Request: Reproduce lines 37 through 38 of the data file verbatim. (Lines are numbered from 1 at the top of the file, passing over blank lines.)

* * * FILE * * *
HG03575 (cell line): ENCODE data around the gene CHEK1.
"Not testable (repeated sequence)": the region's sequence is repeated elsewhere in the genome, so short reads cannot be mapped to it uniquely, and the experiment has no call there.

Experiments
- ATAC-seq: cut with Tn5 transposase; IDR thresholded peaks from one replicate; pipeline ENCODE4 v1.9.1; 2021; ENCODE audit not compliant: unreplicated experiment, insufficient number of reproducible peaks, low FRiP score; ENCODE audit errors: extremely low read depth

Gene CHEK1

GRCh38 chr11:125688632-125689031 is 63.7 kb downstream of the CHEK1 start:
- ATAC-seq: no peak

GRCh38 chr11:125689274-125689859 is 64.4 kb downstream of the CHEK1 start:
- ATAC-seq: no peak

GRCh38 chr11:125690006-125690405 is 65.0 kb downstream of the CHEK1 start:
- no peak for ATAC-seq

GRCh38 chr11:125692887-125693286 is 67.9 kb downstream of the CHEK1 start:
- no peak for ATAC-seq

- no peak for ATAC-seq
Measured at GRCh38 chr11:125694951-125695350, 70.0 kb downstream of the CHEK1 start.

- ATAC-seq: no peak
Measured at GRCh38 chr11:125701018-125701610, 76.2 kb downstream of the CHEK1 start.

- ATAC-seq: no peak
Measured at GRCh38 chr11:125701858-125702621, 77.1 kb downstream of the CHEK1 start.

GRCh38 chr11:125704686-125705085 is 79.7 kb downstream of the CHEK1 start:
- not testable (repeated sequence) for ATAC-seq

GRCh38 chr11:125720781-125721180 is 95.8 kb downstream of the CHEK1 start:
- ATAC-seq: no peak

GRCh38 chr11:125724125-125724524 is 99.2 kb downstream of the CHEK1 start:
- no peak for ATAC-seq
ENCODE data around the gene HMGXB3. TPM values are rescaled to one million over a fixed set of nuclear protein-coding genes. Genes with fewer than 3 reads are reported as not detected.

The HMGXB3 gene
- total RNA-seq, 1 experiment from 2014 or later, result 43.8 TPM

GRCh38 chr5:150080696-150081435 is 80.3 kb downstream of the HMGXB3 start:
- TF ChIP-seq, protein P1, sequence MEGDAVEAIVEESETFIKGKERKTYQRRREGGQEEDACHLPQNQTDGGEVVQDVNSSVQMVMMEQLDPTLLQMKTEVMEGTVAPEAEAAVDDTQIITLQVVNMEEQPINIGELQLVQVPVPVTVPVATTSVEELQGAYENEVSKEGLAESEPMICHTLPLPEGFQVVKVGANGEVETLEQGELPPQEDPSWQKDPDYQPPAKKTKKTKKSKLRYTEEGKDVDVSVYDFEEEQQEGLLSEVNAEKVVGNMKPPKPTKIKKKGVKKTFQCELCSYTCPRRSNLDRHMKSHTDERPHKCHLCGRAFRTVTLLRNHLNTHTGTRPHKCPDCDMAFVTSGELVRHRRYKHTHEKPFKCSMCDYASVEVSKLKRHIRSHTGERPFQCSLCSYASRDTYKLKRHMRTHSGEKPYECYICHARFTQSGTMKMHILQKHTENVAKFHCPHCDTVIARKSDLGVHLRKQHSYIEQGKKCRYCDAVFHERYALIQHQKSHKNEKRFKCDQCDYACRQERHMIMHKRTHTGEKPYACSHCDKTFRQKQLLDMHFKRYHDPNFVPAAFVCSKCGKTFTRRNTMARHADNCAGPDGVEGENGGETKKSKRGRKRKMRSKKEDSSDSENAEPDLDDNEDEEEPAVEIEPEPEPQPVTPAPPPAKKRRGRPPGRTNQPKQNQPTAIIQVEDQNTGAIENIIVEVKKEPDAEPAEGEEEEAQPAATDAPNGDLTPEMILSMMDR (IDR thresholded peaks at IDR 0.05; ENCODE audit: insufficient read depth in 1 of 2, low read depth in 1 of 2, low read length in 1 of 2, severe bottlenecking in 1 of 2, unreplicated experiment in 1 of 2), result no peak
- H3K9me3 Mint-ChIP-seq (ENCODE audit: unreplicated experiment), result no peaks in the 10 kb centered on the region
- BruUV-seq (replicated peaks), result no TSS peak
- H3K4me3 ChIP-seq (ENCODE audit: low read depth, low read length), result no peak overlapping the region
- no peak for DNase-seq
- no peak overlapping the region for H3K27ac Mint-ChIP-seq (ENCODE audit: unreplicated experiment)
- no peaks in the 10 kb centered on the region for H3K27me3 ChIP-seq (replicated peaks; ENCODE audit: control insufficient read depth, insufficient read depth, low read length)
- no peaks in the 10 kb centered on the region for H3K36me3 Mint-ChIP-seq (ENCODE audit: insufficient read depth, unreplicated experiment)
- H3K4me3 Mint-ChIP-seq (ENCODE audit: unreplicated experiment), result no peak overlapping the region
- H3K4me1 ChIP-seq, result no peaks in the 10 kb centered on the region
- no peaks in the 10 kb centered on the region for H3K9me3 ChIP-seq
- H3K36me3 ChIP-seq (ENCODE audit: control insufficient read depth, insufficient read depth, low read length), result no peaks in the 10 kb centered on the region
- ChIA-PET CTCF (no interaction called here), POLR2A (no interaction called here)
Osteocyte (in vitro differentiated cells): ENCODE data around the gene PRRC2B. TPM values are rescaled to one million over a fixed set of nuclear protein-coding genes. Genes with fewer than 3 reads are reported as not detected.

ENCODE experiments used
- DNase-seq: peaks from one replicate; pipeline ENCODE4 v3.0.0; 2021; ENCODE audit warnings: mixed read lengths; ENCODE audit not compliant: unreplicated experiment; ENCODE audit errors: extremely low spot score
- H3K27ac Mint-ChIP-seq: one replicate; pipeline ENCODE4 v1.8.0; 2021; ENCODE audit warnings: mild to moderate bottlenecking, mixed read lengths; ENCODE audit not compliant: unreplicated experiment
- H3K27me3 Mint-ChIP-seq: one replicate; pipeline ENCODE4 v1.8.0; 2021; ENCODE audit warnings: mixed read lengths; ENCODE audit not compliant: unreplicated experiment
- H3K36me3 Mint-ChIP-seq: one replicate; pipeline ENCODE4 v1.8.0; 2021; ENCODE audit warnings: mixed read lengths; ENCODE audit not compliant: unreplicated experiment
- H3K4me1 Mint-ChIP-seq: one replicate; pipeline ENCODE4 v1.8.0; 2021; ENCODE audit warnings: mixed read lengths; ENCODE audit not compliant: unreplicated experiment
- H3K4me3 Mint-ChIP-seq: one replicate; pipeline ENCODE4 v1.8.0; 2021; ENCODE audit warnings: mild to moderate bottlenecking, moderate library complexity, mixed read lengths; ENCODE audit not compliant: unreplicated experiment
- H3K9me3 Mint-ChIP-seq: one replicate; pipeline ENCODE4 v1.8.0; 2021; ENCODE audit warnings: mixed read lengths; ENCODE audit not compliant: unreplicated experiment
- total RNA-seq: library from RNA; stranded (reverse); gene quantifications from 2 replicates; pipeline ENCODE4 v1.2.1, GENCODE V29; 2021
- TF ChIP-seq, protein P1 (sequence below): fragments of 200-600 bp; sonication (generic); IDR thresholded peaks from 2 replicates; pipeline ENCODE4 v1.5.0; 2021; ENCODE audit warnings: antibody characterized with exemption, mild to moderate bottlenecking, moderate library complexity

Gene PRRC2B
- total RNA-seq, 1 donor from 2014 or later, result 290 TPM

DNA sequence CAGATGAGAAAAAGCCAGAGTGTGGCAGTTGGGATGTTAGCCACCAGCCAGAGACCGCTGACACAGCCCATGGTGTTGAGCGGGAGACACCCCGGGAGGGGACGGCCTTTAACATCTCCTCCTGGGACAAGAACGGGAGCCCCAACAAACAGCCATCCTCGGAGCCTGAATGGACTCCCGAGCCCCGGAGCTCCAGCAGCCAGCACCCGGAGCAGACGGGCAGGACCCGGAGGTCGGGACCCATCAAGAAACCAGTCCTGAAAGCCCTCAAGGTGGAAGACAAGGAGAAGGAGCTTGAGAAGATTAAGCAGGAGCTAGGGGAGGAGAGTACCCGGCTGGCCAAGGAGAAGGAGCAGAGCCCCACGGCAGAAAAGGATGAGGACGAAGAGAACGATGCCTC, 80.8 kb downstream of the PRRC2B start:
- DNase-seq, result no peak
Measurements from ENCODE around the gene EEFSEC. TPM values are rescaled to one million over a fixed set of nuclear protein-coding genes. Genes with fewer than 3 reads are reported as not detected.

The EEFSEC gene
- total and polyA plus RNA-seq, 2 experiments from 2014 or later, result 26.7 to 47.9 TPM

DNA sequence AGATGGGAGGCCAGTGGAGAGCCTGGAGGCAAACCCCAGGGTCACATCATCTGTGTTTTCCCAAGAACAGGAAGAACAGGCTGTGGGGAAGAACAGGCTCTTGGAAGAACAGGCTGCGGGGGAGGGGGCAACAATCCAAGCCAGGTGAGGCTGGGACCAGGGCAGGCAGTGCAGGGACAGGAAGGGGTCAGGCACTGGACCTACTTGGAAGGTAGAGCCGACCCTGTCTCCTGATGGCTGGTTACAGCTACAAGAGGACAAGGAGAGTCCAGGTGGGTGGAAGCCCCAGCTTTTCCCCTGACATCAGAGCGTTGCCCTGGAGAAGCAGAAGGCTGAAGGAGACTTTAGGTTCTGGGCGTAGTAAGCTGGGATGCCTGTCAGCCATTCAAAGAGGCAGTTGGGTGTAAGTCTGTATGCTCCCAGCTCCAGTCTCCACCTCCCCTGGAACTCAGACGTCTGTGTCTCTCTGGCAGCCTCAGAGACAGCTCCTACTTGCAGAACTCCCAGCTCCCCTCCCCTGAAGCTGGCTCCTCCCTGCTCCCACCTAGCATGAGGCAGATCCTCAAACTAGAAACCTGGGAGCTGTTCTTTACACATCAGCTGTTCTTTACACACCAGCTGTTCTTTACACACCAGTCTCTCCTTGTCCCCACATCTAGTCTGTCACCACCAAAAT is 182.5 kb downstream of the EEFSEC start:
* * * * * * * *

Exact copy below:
- no peaks in the 10 kb centered on the region for H3K36me3 Mint-ChIP-seq (ENCODE audit: insufficient read depth, unreplicated experiment)
- H3K4me3 Mint-ChIP-seq (ENCODE audit: unreplicated experiment), result no peak overlapping the region